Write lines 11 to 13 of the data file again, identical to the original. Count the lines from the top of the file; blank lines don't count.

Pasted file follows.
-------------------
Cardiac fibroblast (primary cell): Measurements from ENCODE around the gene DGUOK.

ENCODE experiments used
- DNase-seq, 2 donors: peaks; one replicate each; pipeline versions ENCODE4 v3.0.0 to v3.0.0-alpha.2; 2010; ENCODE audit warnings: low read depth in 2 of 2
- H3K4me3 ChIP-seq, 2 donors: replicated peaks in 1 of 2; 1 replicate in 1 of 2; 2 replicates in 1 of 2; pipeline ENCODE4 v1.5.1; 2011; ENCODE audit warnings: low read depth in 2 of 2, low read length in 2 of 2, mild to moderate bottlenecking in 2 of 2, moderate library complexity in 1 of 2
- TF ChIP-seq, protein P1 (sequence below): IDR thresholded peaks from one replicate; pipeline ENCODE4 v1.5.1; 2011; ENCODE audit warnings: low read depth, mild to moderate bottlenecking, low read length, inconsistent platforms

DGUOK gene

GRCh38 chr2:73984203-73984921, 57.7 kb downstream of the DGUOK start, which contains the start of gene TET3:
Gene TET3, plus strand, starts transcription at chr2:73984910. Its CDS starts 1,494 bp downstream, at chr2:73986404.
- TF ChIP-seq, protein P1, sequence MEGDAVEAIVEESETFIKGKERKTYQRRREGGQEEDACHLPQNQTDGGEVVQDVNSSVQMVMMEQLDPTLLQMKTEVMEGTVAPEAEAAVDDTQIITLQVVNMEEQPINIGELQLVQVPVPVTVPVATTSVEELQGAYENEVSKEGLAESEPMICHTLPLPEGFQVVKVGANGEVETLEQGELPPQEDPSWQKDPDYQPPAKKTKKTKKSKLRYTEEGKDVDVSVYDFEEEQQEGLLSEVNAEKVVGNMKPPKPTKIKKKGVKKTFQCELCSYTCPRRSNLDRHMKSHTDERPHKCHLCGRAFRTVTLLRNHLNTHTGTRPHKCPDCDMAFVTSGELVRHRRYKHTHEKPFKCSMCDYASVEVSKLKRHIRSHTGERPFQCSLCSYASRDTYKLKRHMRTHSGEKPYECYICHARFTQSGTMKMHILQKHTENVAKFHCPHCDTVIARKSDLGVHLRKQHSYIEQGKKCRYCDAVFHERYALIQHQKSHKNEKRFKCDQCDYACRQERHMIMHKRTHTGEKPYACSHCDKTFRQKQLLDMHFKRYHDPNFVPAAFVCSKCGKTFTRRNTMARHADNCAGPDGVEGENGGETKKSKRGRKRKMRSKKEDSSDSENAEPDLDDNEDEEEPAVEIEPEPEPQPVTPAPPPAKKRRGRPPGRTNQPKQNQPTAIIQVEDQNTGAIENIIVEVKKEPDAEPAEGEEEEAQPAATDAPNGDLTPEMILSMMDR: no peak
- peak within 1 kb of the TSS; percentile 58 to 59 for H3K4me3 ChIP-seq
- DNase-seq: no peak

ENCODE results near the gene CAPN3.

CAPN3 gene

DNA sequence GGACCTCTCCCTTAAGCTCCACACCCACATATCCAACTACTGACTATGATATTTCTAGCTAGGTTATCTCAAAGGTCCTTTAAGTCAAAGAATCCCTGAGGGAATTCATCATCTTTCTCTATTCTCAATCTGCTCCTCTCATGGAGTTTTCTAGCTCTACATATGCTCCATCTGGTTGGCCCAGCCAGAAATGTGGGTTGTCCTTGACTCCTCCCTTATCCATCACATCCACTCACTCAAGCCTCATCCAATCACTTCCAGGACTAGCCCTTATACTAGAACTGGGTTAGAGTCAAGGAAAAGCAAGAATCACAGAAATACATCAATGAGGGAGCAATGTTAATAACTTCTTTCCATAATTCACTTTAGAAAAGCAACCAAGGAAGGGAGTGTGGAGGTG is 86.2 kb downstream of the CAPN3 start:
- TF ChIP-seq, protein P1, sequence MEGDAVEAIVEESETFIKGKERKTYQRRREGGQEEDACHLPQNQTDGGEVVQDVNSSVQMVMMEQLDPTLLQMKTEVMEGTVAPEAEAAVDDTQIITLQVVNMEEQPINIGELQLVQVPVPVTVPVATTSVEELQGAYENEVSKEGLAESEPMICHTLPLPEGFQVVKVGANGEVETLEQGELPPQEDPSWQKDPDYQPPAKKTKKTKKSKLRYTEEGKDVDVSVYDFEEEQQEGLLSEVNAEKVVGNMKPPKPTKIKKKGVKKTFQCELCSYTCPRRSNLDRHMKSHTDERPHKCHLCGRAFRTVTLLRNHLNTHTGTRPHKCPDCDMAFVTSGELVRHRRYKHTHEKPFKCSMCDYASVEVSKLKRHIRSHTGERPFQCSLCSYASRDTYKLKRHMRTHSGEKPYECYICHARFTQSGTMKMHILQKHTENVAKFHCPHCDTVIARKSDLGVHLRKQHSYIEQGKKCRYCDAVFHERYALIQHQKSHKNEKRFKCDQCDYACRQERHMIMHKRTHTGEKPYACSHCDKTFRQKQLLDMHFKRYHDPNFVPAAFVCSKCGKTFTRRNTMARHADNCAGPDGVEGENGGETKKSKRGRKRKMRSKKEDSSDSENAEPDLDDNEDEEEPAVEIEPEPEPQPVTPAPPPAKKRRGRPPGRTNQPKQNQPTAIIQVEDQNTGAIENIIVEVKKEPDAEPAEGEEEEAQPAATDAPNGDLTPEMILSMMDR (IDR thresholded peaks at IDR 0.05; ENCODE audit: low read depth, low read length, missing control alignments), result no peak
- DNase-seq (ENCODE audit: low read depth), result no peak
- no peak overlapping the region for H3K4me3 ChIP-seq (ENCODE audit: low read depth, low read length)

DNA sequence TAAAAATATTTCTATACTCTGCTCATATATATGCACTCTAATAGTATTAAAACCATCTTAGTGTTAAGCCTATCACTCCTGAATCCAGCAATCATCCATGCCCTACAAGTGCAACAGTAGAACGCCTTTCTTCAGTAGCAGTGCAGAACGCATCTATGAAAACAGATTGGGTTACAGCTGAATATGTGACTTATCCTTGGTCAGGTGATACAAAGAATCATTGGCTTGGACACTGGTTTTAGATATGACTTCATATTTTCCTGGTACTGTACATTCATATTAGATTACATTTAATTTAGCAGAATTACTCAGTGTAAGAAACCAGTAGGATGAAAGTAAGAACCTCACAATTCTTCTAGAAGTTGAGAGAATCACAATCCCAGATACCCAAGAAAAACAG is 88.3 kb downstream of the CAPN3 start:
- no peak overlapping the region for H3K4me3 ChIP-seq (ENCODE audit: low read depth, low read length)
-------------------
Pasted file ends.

- DNase-seq: no peak

ENCODE results near the gene CAPN3.

CAPN3 gene